Creativity is contagious, pass it on.
– Albert Einstein
What is your favourite prompt when creating art?
Creating art is a journey of evolution, and my approach to prompting has changed significantly over the years. In the days of Disco Diffusion and Stable Diffusion, the process involved a multitude of modifiers such as medium, detail, and artist, coupled with use of negative prompts like dof, blur, sharpen, and artifacts. These steps were crucial, accompanied by fine-tuning various settings.
However, with the advent of powerful tools like MidJourney, my focus has shifted towards refining prompts, exploring variations, and blending elements to bring my pieces to life. In my current Idiom phase, a typical prompt might look something like this:
/imagine: 1990s style photo, surrealist photography candid, dreamlike, avant-garde, everyday life people, When life gives you lemons, make lemonade, satire, surrealism, idioms candid, action shot --q 5 --ar 10:14
This particular prompt served for a piece featured in the “Moment” at the AI Surrealism World. It shows the precision and expressiveness that advanced tools offer, allowing me to focus more on the art and less on settings. The evolution in my prompting style follows the continuous innovation in AI art tools, providing artists with greater freedom to shape their concepts into reality.
Do you have a specific project you’re currently working on?
I’m currently working on several projects. First and foremost, the “Moment” on Foundation in collaboration with Superchief Gallery NFT, featuring an exclusive collection of 60 one-of-a-kind AI artworks. This project, a part of the #AISurrealism collection, is a collaborative effort curated by the talented Anna Dart and Roger Haus, founders and curators at Exquisite Workers.
In addition, I’m excited to be part of the Strange History collective, under the leadership of the visionary Historic-Crypto. Our recent project, the Grande Armée showcase on Joyn, features an impressive collection of 113 Napoleonic artworks — the largest ever on the platform. Additionally, I’m proud to share that the Strange History world on Foundation has recently reached 30 ETH in sales, with over 144 pieces sold. Strange History explores the intriguing “what if” scenarios of history, whether in the past or future, and I’m thrilled to have sold pieces in this world.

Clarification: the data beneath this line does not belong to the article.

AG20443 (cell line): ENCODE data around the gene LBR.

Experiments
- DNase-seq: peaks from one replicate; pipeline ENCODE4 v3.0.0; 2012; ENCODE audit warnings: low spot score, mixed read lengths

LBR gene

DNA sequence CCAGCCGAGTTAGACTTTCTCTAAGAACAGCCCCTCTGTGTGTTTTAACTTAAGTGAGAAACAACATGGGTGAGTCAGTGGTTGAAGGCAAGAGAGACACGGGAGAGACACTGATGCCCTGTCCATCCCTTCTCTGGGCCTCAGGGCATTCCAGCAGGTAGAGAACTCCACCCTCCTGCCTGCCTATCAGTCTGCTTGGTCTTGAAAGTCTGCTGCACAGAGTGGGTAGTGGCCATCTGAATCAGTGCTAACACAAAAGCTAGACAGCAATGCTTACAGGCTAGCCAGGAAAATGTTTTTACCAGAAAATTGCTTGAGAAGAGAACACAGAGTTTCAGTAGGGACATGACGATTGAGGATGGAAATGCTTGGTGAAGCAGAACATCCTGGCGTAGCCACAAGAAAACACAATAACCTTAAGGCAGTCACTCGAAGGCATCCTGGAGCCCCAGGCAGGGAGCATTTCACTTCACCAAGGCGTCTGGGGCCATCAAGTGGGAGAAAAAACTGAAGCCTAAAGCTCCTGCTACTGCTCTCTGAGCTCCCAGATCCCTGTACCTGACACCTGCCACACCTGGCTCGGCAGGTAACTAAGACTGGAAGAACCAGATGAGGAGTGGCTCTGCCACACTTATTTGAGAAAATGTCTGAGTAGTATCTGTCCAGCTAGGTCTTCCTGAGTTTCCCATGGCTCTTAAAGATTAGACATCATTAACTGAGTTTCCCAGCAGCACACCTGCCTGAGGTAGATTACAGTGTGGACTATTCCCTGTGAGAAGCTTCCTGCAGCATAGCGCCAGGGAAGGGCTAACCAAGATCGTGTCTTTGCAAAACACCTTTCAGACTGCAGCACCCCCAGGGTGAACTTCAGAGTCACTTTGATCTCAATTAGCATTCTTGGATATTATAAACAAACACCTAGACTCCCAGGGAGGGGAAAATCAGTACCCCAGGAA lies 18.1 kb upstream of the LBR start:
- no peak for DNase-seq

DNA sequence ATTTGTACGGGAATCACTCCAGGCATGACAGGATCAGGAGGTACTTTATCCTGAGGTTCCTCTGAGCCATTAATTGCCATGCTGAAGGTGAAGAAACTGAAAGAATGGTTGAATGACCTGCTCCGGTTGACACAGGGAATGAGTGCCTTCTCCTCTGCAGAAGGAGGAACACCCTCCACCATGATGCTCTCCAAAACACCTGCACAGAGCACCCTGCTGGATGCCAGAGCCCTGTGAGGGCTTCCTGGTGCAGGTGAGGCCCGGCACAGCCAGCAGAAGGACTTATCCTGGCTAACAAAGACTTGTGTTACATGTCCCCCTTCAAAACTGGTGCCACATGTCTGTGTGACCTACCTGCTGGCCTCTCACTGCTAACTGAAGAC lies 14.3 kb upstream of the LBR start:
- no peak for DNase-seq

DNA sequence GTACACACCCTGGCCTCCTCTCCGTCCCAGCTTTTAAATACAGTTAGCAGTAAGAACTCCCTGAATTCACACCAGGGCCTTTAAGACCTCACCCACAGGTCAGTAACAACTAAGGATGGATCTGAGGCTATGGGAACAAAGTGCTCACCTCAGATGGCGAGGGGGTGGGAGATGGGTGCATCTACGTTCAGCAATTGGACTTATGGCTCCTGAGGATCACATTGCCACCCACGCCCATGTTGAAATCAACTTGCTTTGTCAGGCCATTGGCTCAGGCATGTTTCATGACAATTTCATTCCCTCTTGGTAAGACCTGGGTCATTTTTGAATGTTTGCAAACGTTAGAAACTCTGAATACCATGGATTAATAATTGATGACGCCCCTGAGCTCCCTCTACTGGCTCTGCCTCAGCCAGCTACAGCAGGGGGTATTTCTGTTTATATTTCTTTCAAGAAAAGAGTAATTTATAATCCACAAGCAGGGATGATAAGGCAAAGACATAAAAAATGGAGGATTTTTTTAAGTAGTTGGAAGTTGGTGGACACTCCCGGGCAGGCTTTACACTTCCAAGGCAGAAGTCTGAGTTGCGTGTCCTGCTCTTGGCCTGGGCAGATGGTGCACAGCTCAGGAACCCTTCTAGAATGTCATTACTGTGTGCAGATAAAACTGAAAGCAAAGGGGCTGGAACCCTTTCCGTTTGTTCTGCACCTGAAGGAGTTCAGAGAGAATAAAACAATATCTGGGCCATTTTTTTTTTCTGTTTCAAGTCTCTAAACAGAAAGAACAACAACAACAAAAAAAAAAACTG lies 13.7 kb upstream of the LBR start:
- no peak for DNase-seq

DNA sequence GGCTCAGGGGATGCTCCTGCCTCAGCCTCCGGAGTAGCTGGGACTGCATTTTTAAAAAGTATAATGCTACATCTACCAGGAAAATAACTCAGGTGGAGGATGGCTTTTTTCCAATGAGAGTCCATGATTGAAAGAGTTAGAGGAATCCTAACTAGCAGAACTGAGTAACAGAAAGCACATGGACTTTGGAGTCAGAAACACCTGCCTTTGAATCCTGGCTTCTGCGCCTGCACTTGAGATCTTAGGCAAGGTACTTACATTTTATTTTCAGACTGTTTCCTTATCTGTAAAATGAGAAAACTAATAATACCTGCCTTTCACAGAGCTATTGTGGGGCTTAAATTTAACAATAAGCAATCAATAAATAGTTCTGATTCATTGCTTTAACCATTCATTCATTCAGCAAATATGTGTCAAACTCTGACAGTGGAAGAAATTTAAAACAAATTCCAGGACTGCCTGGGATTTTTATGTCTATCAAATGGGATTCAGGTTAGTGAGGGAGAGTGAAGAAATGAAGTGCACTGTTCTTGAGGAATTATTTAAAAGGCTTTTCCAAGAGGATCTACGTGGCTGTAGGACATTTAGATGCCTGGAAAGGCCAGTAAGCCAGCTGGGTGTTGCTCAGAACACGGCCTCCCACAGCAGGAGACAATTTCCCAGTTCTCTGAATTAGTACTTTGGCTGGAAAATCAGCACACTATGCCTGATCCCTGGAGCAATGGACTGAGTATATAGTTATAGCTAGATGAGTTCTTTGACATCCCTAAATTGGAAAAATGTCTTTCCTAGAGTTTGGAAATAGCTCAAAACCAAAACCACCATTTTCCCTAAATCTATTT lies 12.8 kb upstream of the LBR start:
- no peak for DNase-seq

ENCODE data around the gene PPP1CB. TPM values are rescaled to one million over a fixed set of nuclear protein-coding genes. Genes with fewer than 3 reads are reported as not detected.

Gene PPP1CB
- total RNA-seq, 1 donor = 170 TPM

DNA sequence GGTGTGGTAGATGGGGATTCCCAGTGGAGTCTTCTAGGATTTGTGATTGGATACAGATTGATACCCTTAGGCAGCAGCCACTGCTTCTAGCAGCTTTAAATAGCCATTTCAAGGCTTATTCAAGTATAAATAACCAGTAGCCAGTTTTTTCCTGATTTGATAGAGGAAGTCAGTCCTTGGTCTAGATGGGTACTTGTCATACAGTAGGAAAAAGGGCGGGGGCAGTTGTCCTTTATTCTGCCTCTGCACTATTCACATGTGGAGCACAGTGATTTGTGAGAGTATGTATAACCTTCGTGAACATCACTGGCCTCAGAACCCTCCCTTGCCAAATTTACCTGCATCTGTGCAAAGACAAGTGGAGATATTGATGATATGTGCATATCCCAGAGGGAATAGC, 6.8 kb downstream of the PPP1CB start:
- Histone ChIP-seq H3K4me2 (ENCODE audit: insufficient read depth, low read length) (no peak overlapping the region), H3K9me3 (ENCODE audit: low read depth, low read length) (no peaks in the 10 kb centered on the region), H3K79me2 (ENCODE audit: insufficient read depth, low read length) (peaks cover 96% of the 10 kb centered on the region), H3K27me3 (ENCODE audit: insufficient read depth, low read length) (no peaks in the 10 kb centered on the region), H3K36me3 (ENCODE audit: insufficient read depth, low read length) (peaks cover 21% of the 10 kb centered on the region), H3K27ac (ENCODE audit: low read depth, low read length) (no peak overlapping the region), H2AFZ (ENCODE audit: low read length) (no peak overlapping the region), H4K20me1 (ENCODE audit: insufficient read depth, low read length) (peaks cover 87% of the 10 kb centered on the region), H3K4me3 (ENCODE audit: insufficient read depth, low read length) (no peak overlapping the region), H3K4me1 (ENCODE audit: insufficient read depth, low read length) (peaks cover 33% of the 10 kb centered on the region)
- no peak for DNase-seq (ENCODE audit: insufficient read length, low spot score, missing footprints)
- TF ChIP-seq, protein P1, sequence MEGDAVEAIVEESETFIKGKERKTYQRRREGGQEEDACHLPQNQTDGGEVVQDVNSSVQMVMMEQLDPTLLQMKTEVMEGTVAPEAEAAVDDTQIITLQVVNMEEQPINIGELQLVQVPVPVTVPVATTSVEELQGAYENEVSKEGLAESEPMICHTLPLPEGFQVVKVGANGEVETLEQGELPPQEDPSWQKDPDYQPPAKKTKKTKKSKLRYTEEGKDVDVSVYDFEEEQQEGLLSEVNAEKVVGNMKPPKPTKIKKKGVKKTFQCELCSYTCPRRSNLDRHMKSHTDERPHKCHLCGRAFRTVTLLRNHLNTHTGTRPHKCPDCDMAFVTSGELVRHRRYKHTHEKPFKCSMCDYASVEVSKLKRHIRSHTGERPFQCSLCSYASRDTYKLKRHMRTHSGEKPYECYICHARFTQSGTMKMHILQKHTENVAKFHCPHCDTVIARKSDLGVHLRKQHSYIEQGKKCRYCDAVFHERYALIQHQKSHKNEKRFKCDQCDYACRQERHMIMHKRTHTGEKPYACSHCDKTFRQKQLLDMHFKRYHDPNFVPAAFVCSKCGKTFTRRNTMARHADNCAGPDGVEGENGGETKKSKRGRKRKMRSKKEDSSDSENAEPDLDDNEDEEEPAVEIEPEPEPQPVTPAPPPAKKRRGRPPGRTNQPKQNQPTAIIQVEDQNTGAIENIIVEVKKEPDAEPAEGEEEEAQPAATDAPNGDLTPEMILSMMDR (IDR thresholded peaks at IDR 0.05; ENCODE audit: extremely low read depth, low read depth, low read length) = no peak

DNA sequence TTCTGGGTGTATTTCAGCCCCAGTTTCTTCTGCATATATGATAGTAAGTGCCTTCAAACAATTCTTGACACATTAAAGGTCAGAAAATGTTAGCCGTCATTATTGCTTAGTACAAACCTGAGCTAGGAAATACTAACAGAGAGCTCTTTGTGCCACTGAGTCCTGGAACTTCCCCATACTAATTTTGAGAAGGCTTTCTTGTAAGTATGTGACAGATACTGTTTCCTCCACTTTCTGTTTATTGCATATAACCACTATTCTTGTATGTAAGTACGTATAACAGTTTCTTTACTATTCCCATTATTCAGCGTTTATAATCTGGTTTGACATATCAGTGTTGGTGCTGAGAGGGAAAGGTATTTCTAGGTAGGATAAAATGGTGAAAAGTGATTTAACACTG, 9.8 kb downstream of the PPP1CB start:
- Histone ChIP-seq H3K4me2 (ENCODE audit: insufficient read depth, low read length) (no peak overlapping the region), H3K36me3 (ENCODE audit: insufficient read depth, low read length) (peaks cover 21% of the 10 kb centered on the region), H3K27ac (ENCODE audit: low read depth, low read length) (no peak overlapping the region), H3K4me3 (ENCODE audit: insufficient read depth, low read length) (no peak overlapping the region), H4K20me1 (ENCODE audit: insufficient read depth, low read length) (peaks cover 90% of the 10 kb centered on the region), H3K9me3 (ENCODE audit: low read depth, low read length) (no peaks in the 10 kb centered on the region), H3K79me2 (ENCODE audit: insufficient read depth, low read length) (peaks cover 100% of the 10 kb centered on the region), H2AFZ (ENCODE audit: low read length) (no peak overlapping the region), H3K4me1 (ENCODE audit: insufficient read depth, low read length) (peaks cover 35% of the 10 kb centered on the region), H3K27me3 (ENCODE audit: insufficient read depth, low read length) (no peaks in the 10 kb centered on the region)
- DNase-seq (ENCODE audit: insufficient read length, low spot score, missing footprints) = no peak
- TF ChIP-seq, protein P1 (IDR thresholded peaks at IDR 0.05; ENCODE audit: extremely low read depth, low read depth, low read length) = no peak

Furthermore, I’m part of the Montage project by Sloika.xyz on SuperRare, where I had the privilege of minting some of my idiom pieces. The response to this open call has been inspiring, and it’s a testament to the growing recognition of AI art in mainstream platforms.
On Foundation, I’ve recently dropped a visually captivating collection titled “Everyday Life of a Degen.” It’s a blind mint collection exploring the theme of cult-like behaviours in everyday scenarios, offering a unique perspective on societal norms.
One of my most significant ongoing projects is the “RAW Stable Diffusion” collection on Objkt. Consisting of 1/1 unique AI-generated pieces, this collection represents the raw essence of my exploration with Stable Diffusion. With 463 pieces created so far, each piece is an unaltered expression of AI creativity. It’s been incredible to witness the engagement, with 130 collectors already enjoying these unique artworks, and I continue to add new pieces to the collection regularly.